Born April 20, 1850 in Exeter NH to Henry and Anne (Richardson) French. At age 17 Daniel and his family moved to Concord MA and lived near Ralph Waldo Emerson and the Alcott family. May Alcott was later one of Daniel’s art teachers. He also studied anatomy in Boston with William Rimmer and drawing with William Morris Hunt.
In 1871 a commission was formed in Concord for the upcoming Centennial celebration of the battles of April 19, 1775. It was decided that another monument was needed at the North Bridge, this time on the side of the river where the colonists fought.
The unveiling of the statue lead to much critical success. However Dan was not in attendance as he had traveled to Europe many months earlier to study under the renowned master sculptor Thomas Ball for the next several years.
Of the statue, French himself would later say: "Perhaps as important a moment in my life was when the good people of Concord, Massachusetts, rashly voted to trust to an inexperienced sculptor a statue of a Minute Man to commemorate the opposition that the British regulars experienced at Concord Bridge. This action resulted in a statue that I think I can say without blushing is better than the citizens had a right to expect."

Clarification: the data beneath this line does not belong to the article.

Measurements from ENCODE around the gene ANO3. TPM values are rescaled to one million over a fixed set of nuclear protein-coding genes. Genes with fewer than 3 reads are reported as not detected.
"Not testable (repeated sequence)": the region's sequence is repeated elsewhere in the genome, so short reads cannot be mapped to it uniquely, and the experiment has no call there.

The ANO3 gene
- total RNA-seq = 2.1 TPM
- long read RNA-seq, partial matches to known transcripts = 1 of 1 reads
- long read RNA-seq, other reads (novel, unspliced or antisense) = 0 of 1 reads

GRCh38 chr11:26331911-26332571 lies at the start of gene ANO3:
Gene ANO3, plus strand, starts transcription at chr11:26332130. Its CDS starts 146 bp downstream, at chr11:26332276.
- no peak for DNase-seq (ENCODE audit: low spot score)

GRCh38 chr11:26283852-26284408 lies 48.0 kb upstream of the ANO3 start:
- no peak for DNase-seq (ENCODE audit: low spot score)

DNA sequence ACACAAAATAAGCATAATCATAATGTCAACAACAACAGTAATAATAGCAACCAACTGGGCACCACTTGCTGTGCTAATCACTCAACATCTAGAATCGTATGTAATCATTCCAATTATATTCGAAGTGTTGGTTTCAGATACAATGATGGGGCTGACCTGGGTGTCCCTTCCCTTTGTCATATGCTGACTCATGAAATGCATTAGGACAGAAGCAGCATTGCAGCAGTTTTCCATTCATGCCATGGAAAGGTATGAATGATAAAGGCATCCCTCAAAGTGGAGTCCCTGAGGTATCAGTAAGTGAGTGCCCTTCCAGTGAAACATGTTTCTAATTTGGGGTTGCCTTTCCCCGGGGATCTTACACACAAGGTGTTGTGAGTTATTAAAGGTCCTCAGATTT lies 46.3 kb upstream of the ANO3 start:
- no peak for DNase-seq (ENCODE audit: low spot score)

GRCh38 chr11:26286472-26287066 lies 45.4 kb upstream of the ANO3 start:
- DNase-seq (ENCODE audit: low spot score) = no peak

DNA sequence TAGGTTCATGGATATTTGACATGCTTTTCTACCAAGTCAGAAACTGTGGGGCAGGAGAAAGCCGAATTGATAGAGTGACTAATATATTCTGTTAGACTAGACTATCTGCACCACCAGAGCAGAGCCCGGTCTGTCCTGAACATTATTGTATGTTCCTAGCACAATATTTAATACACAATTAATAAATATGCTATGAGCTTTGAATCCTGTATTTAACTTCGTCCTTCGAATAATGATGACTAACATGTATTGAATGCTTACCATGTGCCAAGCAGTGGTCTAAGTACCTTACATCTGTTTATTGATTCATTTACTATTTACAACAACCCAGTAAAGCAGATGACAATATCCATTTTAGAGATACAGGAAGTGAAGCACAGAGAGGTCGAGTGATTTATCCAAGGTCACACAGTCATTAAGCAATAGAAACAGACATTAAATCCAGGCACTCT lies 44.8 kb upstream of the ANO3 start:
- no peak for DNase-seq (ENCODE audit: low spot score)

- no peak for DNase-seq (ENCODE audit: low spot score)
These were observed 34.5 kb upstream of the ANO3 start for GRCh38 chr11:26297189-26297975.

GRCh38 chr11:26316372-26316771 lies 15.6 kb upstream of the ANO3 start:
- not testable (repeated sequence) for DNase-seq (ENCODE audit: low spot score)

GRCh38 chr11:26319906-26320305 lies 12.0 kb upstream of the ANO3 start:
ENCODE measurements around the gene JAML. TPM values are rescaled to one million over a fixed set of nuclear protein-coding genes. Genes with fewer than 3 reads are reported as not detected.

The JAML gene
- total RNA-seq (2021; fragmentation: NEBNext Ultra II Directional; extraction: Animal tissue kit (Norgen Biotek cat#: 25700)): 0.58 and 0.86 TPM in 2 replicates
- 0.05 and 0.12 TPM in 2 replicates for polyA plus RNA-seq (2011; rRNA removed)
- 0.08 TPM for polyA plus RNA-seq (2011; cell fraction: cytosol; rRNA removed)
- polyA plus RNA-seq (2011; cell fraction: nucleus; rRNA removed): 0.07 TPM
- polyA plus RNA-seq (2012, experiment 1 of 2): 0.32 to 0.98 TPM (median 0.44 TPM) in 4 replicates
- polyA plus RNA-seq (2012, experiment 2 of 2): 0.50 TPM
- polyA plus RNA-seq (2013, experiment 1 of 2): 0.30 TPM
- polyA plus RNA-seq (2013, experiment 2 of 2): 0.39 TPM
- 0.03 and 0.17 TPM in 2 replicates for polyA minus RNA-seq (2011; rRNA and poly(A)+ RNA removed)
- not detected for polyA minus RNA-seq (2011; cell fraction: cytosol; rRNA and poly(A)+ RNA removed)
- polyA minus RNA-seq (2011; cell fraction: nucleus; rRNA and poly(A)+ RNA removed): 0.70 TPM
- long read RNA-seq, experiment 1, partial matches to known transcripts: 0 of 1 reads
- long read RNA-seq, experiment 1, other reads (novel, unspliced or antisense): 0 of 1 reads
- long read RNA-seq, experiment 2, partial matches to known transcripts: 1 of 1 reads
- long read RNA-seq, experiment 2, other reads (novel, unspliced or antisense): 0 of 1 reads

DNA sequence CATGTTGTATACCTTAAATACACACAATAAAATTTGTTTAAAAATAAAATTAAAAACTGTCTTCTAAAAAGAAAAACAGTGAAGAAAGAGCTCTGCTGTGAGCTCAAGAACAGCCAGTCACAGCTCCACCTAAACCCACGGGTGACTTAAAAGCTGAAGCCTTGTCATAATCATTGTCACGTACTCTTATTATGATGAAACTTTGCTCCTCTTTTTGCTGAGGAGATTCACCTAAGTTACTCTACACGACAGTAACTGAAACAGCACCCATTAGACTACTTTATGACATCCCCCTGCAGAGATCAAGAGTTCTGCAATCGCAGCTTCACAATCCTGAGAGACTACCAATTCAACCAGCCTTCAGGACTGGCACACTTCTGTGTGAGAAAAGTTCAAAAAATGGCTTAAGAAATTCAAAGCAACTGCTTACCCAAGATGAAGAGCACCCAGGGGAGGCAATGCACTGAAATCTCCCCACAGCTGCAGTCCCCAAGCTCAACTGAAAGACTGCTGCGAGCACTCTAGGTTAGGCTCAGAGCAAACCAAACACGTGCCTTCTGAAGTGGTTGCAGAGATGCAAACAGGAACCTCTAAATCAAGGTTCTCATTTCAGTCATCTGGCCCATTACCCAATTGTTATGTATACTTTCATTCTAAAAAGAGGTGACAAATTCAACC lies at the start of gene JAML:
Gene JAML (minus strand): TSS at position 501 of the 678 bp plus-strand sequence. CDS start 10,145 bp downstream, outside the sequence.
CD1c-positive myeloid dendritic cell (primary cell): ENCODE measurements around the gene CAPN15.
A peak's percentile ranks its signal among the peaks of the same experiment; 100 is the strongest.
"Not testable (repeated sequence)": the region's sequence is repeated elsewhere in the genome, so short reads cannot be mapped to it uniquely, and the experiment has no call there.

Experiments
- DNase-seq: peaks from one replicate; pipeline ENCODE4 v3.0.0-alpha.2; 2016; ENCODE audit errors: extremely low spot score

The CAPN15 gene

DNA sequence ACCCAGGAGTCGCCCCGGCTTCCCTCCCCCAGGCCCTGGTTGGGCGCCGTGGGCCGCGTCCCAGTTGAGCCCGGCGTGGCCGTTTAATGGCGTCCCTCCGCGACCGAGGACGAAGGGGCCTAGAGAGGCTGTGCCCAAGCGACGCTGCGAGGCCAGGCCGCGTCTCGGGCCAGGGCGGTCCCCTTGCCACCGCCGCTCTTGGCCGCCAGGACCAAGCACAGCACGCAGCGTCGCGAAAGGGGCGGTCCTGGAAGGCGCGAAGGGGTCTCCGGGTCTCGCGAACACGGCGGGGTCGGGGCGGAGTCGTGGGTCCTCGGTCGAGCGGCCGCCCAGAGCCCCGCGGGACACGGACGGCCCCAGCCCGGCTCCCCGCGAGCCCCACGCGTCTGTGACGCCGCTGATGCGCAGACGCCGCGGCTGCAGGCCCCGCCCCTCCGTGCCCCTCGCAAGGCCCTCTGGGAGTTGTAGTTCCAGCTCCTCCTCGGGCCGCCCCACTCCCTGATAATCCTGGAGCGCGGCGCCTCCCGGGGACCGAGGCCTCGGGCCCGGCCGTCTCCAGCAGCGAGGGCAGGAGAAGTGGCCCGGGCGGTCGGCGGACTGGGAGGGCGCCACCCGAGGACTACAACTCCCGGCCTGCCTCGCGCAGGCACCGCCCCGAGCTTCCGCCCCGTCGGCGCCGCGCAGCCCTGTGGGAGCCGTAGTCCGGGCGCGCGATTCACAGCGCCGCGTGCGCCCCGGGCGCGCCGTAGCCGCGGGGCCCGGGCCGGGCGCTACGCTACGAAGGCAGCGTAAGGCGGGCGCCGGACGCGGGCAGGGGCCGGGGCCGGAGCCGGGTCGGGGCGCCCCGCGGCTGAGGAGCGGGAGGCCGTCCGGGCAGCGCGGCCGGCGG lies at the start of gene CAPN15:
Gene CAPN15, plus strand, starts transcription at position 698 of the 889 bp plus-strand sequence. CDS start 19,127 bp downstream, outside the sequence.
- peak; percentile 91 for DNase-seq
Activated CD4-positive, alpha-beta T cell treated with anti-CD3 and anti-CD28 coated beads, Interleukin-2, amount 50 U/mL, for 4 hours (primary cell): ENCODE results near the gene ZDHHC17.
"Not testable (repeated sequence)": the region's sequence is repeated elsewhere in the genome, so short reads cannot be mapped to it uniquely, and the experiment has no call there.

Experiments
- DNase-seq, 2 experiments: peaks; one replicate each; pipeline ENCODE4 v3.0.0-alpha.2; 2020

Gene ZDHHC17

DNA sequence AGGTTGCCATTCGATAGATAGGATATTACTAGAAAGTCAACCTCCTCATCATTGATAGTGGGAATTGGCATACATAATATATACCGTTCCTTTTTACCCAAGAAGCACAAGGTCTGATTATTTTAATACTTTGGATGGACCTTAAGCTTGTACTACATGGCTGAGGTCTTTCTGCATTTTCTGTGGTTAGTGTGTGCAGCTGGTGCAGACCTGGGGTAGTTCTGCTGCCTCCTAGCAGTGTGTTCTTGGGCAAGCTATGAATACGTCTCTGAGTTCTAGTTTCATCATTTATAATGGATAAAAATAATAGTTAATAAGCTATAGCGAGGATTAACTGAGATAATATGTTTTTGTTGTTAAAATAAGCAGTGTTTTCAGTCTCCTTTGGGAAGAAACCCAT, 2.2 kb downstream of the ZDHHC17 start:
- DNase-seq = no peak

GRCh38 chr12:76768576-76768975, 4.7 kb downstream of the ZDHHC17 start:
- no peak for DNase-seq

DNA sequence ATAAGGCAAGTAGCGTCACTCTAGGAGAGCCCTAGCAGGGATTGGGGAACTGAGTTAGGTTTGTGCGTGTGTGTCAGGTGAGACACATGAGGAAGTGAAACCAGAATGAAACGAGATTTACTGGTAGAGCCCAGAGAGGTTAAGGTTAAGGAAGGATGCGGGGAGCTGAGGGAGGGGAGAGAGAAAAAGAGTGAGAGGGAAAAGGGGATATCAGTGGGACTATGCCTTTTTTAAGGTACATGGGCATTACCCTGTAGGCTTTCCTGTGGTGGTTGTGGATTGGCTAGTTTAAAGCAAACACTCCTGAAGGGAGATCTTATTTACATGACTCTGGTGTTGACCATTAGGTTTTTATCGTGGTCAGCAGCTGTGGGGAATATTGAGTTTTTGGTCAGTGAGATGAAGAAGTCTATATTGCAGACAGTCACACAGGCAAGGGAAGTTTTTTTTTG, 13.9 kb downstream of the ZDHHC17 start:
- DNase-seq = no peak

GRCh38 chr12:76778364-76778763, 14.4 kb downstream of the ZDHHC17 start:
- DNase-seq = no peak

As well as doing extensive traveling abroad, French established studios in Washington D.C., then Boston and finally in New York City. In 1897 he purchased the estate that would become Chesterwood a summer home and studio in Stockbridge Mass. French would be one of the more prolific artists of his time, with works of public art in Boston, Cambridge Mass, New York City, Chicago and Washington D.C. He is best known for the Seated Lincoln inside the Lincoln Memorial on the Washington D.C. Mall.
French died in 1931 at age 81 in Stockbridge, and is buried at Sleepy Hollow Cemetery in Concord Mass.
Michael Richman, Daniel Chester French: An American Sculptor
(The Preservation Press, Washington DC, 1976)
Mrs. Daniel Chester French, Memories of a Sculptor’s Wife
(The Riverside Press, Cambridge Mass, 1928)
Margaret French Cresson, Journey into Fame: The Life of Daniel Chester French
(Harvard University Press, Cambridge Mass, 1947)
Last updated: January 11, 2020